Car Accident Law Handbook

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Provided by
Attorney Howard Ankin
Attorney Howard  Ankin

Ankin Law Office LLC Website
Chicago, Illinois 60654
(800) 442-6546

Howard Ankin is a Personal Injury lawyer who prides himself in representing his clients as their friend and attorney, providing quality referrals for legal matters outside of his practice areas. His investment in the Ankin Law Office LLC is evidenced every day as families throughout the Chicago area and Illinois return to the firm for legal guidance at all stages of their lives.
Due to the high number of accidents, motor vehicle accidents compromise the most significant proportion of personal injury cases.  Knowing what to do immediately after an accident can make a significant impact in a case and help individuals protect their legal rights. Use this car accident law handbook to understand your legal rights and strengthen your claim.

What to Do After a Car Accident


The moments after a car accident are frightening. Use this checklist to help guide your actions after the accident:

Check on All Occupants
Check if any of the occupants of your vehicle and the other vehicle need immediate medical attention. Observe the accident scene to observe if there are any risk factors that could cause further harm, such as leaking gas or electric sparks. Call for help immediately if there are any injuries.

Report the Accident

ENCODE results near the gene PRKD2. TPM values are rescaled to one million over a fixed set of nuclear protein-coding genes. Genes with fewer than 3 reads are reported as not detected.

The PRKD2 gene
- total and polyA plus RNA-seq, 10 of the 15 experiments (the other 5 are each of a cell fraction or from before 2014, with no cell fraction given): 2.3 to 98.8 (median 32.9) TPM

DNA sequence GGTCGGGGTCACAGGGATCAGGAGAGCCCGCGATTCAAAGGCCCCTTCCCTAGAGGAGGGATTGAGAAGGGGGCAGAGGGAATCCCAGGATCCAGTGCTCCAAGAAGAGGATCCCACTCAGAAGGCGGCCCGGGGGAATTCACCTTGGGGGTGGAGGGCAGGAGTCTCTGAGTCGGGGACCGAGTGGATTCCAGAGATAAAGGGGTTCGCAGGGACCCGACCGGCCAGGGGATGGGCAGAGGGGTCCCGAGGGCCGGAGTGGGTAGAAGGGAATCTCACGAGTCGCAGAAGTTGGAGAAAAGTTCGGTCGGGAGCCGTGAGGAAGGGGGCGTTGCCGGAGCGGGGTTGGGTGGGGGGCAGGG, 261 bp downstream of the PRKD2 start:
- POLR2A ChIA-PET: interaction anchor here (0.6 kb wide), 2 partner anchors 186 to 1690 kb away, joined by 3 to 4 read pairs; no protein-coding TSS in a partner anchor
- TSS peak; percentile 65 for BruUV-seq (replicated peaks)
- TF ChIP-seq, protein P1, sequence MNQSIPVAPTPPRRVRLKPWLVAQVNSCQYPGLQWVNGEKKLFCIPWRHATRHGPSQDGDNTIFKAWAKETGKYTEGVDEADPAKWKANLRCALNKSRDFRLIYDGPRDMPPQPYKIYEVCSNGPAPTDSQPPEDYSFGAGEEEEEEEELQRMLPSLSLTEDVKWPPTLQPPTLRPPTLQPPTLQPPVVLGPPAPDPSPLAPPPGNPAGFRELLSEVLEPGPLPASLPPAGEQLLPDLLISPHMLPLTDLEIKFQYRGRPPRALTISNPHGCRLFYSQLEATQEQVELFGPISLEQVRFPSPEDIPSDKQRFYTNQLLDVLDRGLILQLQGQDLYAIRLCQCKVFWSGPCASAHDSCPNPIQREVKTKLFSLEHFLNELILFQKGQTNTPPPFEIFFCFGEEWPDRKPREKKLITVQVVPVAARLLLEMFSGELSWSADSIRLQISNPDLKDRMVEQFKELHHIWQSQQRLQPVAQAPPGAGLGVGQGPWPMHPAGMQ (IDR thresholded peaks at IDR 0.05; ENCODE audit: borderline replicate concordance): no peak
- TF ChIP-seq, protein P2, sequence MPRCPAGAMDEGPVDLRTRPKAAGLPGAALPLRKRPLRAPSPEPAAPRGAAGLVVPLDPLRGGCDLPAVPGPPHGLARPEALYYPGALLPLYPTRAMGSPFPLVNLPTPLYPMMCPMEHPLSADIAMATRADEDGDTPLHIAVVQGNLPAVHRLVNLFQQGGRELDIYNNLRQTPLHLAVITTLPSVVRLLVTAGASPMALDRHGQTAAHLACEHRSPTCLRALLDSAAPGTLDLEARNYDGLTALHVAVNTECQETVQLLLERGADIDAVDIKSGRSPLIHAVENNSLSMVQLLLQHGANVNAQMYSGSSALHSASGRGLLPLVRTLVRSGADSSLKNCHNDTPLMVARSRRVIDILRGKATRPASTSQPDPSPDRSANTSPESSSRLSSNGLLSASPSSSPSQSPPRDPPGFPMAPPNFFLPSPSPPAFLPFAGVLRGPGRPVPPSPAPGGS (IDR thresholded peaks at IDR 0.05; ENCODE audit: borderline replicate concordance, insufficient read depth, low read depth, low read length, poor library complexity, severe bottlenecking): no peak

Most jurisdictions require that you make a report of car accidents involving injuries or property damage over a certain amount. In any event, you will likely want the accident to be documented to assist later with the insurance process. If you were not at fault for the accident, getting a police report can help substantiate your case and may also provide useful
information down the line, such as that the other driver was cited for a
traffic offense.

Talk to the Other Driver
Exchange information with the other driver. Get his or her name, address, driver’s license number and license plate number. Also, write down a description of the vehicle and ask to see his or her insurance card so that you can copy down this information. Do not discuss the cause of the accident or apologize as these statements can possibly be used against you.

Take Pictures
Take pictures of the scene of the accident. Be sure to capture the following:

·The original location of the accident and position of the vehicles at the point of impact
·The damage to your vehicle
·The damage to the other vehicle
·Damage to anything else at the scene, such as a stoplight, curb or other damage
·Evidence of debris on the roadway
·Weather, such as slick roadways, overcast day or the sun
·Traffic signs and signals in the nearby vicinity
·Roadway
·Brake marks on the roadway
·Any injuries

Keep a disposable camera in your glove box in case you do not have a phone or it is damaged in the accident. Also, keep an extra emergency battery or charger in your vehicle in case you can use your camera phone.

Check for Witnesses
Evaluate the scene and determine if there are any witnesses. Ask for the witness’ contact information and for them to stay at the scene to provide a statement for the accident report. Check if you observe any surveillance cameras nearby that may have captured the accident, such as a traffic camera or surveillance camera from a nearby business. Note this
information.

Write a Description
While the events are fresh in your mind, write a description of how the accident occurred. Note the date, time and location of the accident. Also note any weather conditions or environmental factors that may have contributed to the accident. In some cases, governmental or third-party contractors may bear a portion of the liability if road debris, malfunctioning traffic lights or some other aspect that affects the roadway that is the responsibility of such party.

Seek Medical Treatment